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A few weeks ago, we published a blog detailing how to be respectful and considerate of your loved one with hearing loss. Today we’ll discuss the best ways for those of us who have hearing loss to empower and assert ourselves. Ultimately the responsibility lies with us to communicate our needs.

Not just ‘What?’, But ‘How?’

It’s not enough to tell people you have hearing loss. Wearing hearing aids or having hearing loss may indicate any range of needs. Specify how you need assistance. For example, ‘I can’t hear very well so I need you to look at me while you speak.’

Or ‘I’m hard of hearing. This means I would appreciate it if you would give me a tap on the shoulder when you speak to me so I know I’m being spoken to.’

Constructing Personal Boundaries

There is a specific scenario that the hard of hearing community encounters often. You’re in public, maybe at your favorite sandwich shop. It’s one of those places where you place your order and they call your name to come get your sandwich. Suddenly, you notice everyone is staring at you while a sandwich shop employee stares you down, impatiently shouting your name at you. You feel stupid. Embarrassment hits and your cheeks turn red. You quickly grab your sandwich and mumble ‘thank you’.

This is what we call a boundary lapse. You leave your context (where you’re hard of hearing) and fall into theirs (where you’re stupid and not paying attention). These moments happen so quickly that it can take a lot of practice to address them in the moment while keeping your dignity intact. While we understand that, rationally, these people are just normal, impatient people caught up in their own world and unaware of ours. Our sensitive egos tell us that they are cruel people who are out to make us feel excluded and stupid.

I find that the best way to handle these situations is to approach them with the intent to educate. You may state clearly, ‘Sorry about that. I wear hearing aids and I can’t hear when people are not standing near me.’

Most of the time, this is all that needs to be said. Impatient sandwich shop worker will become embarrassed and end the interaction quickly or will apologize. In any case, you have stood up for yourself and educated someone in the process.

Not bad for a simple trip to the sandwich shop.

Knowledge is Power

Beginning a new class or job can be the easiest time to address your needs head on. This can be as simple as taking your teacher / boss aside and saying,

‘Hi, I’m Eli. I wear hearing aids. I am deaf in one ear and partially deaf in the other. This means that I have trouble hearing people who are not looking directly at me in close range. I just wanted to raise awareness; otherwise I will let you know if I have specific needs.’

You are protecting the feelings of everyone involved by putting all of you on the same page.  Additionally, you are now working with someone who is presumably an ally for your needs.

Special Seating

If you’re in an office or classroom, do your best to communicate your location needs. If only one of your ears work, do your best to ask for seating that will accommodate that. Arrive early to get the best seating for you or ask your teacher / boss to accommodate you by reserving a seat for you.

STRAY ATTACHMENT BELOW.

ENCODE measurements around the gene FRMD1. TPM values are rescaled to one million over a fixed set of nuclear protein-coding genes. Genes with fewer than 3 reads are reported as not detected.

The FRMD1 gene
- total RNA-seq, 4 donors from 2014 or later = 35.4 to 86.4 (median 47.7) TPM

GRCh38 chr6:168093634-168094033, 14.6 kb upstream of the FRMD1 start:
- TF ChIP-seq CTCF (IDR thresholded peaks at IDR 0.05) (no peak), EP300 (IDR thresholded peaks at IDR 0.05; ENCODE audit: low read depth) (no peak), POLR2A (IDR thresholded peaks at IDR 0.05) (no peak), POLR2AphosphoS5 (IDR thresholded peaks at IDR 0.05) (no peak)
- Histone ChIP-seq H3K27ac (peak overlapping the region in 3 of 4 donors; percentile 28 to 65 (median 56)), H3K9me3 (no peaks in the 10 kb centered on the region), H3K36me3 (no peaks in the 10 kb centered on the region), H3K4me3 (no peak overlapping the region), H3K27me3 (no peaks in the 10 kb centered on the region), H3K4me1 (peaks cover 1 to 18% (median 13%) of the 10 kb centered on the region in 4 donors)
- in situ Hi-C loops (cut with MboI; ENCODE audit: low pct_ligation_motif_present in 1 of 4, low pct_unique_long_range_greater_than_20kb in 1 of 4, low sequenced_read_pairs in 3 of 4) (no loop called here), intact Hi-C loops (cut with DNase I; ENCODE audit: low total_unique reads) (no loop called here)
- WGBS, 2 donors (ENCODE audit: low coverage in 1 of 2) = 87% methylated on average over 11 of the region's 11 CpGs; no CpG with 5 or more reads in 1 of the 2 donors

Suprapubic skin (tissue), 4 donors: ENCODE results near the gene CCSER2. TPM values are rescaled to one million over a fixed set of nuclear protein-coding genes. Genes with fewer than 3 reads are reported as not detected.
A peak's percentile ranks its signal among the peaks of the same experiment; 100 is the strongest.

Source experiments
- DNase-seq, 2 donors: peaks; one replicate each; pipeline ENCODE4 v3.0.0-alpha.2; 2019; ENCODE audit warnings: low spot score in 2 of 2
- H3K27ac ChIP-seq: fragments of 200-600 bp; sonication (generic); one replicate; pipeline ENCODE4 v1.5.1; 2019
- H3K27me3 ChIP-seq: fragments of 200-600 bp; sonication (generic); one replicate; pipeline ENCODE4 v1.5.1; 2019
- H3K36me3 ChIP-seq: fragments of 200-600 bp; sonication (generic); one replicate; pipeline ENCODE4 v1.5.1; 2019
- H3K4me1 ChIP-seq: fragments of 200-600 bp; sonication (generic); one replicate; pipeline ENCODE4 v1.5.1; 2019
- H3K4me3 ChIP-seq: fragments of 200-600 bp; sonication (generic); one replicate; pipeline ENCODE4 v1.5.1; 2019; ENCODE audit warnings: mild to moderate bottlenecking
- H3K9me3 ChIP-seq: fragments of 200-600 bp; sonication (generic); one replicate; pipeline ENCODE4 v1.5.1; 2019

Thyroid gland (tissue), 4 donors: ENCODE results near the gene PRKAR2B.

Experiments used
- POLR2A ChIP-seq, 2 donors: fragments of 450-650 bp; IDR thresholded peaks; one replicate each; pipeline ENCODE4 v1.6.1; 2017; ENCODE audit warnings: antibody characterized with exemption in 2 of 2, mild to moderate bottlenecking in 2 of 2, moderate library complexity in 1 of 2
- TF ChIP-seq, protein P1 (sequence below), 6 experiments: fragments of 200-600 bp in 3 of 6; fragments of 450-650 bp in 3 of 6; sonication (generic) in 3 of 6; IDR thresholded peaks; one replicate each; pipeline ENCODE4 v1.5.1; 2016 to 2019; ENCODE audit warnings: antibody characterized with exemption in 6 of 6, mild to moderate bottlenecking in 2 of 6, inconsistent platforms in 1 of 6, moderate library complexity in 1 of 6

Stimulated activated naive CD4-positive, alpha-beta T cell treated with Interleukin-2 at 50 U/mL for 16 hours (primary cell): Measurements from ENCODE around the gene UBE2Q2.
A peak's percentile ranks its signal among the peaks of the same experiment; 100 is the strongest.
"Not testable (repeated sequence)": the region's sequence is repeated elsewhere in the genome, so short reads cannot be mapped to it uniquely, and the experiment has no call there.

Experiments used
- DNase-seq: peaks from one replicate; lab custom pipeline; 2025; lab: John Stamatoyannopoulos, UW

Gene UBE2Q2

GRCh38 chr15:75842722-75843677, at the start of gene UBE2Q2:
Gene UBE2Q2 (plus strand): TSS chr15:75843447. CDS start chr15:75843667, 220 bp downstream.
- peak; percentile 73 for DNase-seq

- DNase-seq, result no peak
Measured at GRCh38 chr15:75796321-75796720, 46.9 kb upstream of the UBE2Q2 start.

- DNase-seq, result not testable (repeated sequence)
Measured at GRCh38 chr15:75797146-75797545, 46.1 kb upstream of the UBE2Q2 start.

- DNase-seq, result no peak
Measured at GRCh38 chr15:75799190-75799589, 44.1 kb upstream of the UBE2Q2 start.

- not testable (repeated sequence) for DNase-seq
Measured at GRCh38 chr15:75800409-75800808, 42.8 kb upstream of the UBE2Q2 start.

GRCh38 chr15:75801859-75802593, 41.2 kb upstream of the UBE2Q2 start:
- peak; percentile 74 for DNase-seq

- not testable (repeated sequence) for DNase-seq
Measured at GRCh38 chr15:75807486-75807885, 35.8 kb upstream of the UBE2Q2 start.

Seeing is Believing

There are three different types of learners; auditory, visual, and kinesthetic. Most people with hearing loss (specifically those who have had hearing loss from a young age) will be visual learners. You will need to see and visualize information rather than hear it. In the classroom or workplace, this means that you may want to request written agendas before meetings or a written copy of lectures. This is a simple request and it never hurts to ask!

Location, Location, Location

We have all experienced it. Someone is trying to talk to us in a room where the window’s open and street traffic is blaring outside. Or maybe some construction workers are playing with jackhammers right outside the restaurant where your coworkers love to grab lunch. Instead of suffering through a meal of staring at people’s faces and copying everyone else’s reactions as if you’re playing group charades, why not suggest a different location? It’s as simple as,

‘Hey. I really want to hear what you’re saying, but this room and the background noise is making it really difficult. Would you mind if we moved our conversation down the hall?’

This way you don’t have to suffer through guesstimating an entire conversation and your friends and co-workers will (probably) feel appreciated.

Don’t Pretend

Hearing loss is an invisible condition. Most of the time, others will not notice your hearing aids or know you have hearing loss. This makes it feel easier and safer to nod along to conversations instead of asserting yourself. All relationships take effort and, sometimes with hearing loss, they may take a bit more. Don’t let this intimidate you. By raising awareness of your needs, you invite others to share the burden with you. It may take time, but by the fourth time you say, ‘Sorry. I need to walk on the other side of you.’ People will start to take notice. Those who care about you will do their best to accommodate you and assist you in vulnerable situations.

And for those who don’t? Well, they’ll learn a lesson when you say,

‘Oh, you needed that project today? Sorry. I didn’t hear you.’

By: Eli Pauley